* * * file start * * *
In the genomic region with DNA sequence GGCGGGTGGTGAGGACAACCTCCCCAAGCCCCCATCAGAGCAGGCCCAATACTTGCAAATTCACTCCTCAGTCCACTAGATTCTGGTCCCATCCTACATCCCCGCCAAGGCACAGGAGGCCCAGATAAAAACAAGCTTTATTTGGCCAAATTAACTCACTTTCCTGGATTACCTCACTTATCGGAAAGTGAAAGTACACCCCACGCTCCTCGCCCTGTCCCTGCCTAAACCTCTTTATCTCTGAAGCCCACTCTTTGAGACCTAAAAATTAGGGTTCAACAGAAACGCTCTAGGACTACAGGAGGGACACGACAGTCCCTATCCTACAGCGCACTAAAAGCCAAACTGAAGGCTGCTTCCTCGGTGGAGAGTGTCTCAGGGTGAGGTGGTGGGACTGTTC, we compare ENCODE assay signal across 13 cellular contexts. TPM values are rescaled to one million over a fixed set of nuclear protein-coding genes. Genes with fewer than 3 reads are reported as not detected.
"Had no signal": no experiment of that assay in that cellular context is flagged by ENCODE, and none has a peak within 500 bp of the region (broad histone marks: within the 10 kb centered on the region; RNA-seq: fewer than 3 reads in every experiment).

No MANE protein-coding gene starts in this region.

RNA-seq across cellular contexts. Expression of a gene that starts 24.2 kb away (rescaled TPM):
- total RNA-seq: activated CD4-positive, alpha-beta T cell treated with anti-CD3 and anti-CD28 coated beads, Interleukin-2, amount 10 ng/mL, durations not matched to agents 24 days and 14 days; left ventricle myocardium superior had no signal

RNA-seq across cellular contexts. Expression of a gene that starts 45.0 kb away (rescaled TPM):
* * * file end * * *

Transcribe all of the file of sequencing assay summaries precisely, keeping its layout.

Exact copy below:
In the genomic region with DNA sequence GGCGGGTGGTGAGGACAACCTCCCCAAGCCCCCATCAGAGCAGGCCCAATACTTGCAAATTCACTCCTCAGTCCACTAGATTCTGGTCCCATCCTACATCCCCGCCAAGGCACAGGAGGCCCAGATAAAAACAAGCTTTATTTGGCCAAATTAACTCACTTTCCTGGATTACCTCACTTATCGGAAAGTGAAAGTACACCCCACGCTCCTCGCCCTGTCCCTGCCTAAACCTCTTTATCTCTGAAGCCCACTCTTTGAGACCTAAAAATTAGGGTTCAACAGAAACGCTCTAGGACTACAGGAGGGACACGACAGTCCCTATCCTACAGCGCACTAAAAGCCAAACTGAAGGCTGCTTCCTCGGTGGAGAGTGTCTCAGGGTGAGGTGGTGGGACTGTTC, we compare ENCODE assay signal across 13 cellular contexts. TPM values are rescaled to one million over a fixed set of nuclear protein-coding genes. Genes with fewer than 3 reads are reported as not detected.
"Had no signal": no experiment of that assay in that cellular context is flagged by ENCODE, and none has a peak within 500 bp of the region (broad histone marks: within the 10 kb centered on the region; RNA-seq: fewer than 3 reads in every experiment).

No MANE protein-coding gene starts in this region.

RNA-seq across cellular contexts. Expression of a gene that starts 24.2 kb away (rescaled TPM):
- total RNA-seq: activated CD4-positive, alpha-beta T cell treated with anti-CD3 and anti-CD28 coated beads, Interleukin-2, amount 10 ng/mL, durations not matched to agents 24 days and 14 days; left ventricle myocardium superior had no signal

RNA-seq across cellular contexts. Expression of a gene that starts 45.0 kb away (rescaled TPM):